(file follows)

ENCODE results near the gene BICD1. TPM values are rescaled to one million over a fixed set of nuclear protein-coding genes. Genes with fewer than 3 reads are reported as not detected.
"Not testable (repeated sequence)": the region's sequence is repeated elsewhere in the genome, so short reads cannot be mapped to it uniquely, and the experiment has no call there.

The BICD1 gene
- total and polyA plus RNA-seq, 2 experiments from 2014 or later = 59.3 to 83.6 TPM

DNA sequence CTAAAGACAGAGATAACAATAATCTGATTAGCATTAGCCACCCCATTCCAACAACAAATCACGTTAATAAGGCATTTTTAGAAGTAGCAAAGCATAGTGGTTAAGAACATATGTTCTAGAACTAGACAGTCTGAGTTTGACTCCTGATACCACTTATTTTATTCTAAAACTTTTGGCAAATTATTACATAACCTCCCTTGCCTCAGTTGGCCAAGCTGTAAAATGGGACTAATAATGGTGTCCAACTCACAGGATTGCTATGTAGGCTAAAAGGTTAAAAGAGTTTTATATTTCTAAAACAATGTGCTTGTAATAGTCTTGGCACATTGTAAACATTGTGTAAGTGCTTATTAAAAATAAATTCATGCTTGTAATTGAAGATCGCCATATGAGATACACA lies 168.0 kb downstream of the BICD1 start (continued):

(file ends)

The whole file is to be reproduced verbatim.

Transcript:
ENCODE results near the gene BICD1. TPM values are rescaled to one million over a fixed set of nuclear protein-coding genes. Genes with fewer than 3 reads are reported as not detected.
"Not testable (repeated sequence)": the region's sequence is repeated elsewhere in the genome, so short reads cannot be mapped to it uniquely, and the experiment has no call there.

The BICD1 gene
- total and polyA plus RNA-seq, 2 experiments from 2014 or later = 59.3 to 83.6 TPM

DNA sequence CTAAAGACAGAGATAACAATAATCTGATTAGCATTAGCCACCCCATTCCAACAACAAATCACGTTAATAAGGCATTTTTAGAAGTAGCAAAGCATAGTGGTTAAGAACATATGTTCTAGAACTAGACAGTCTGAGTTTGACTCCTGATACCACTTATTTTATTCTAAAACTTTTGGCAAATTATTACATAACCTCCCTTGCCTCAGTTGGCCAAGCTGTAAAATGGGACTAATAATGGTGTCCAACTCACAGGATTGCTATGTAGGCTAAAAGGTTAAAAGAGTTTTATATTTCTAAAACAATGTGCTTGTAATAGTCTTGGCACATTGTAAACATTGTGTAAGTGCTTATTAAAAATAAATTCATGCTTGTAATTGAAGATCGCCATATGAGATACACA lies 168.0 kb downstream of the BICD1 start (continued):